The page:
The standard shelf size is 42" x 12" x 23".
The geographical areas that carriers ship to, spanning from Zone 1 to Zone 8. Zone 1 is the closest area to the fulfillment center from which the order is shipped, while Zone 8 is the furthest. Transit times and prices may increase as the zone number increases.
SKU (Stock-keeping unit)
A unique code that identifies a product based on its characteristics, such as brand, style, color, and size. For example, a small red shirt would have a different SKU from a medium red shirt.
When a single order containing multiple products is sent in separate shipments. This means the customer receives more than one package even though they ordered everything together.
Spot checking means choosing a specific product, counting the number of units on hand, and comparing it to the number of units listed in the system. This can be a more manageable way to keep inventory audits under control in between full physical inventory audits.
Also called warehousing fees. The cost to store inventory in a 3PL’s warehouse or fulfillment center. For example, ShipBob charges a different rate each month for bin space vs. pallet storage.
The practice or process storing of products in a warehouse. A 3PL can be a cost-effective alternative to a traditional warehousing model by allowing merchants to pay only for the space they use.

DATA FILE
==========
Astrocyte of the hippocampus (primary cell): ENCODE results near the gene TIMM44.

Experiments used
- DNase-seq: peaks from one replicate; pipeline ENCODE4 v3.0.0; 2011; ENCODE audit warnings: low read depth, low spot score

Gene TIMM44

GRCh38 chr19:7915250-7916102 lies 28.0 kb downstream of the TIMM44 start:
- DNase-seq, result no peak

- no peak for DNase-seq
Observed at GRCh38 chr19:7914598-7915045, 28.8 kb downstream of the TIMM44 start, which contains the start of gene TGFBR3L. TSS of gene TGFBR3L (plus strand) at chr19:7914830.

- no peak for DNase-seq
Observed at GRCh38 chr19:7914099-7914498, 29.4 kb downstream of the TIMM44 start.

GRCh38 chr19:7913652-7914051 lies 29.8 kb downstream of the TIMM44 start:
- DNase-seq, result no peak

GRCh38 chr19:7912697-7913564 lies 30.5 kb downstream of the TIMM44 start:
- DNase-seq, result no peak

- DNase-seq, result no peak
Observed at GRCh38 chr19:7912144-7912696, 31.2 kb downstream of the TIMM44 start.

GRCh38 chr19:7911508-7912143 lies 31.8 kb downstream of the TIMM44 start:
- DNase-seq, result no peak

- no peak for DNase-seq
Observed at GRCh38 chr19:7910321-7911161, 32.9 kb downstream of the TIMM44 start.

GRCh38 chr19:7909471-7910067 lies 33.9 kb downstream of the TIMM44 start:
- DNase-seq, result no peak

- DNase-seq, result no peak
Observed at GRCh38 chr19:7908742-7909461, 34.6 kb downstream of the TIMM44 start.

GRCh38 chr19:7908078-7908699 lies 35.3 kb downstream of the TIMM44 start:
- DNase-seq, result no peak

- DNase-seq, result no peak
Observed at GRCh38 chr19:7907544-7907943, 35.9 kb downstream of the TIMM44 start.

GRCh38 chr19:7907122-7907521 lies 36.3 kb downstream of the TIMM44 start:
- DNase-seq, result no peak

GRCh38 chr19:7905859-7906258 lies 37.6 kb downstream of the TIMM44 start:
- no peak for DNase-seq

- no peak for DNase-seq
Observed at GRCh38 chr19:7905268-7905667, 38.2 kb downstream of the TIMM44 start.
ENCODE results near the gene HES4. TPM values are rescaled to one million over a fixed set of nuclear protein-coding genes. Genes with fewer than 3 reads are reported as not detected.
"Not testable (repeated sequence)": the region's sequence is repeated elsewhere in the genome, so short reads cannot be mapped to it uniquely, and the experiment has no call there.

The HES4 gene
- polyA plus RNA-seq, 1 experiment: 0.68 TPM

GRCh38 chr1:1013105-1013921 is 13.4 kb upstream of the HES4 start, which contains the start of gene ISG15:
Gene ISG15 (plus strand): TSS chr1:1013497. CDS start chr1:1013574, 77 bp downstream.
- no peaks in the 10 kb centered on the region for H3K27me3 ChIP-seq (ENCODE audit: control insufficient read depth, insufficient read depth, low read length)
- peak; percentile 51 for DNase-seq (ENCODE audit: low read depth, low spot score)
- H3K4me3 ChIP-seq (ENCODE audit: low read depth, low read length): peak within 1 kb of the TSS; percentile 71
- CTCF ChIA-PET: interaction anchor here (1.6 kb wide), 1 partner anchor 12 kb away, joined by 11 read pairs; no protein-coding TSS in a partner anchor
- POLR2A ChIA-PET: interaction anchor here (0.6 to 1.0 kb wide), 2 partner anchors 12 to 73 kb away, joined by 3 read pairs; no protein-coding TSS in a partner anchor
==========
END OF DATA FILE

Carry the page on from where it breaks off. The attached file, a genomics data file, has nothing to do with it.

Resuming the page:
Work orders are your way to request inventory-related tasks from our operations team. In ShipBob, we have 4 types of work orders:
Kitting: Create ready-to-ship kits. Kits are placed back into storage. (many SKUs >> one SKU)
De-Kitting: Break down a kitted product to its individual items (one SKU >> many SKUs). Only previously built kits.
Breakdown Case: Breakdown inventory from a case into single units (one SKU >> one SKU).
Disposal/Donation: Dispose of inventory on hand/Donate to charitable organizations.
ShipBob Dashboard terms
Orders will be automatically assigned with On-Hold status in the dashboard for any of the following reasons:
Credit Card Declined
Customs Information Missing
Dangerous Goods: International shipments
Packaging Preference not set
Reserve Date Not Met (only relevant for B2B/External Transfer Orders)
Required Label Not Uploaded (only relevant for B2B/External Transfer Orders)
More information here.
Orders in Exception are orders that ShipBob is not able to currently fulfill. The most common reasons for orders to be in exception status are lack of inventory in stock or SKU IDs that need to be merged.
More information here.
Number of orders in completed status.
Average Fulfillment Cost
Average fulfillment cost according to order invoice.
Average Days to Fulfill
Average number of days from the time the order was imported to ShipBob until it was labeled.
Average Days in Transit
Average number of days from the time the label was purchased until the order was delivered.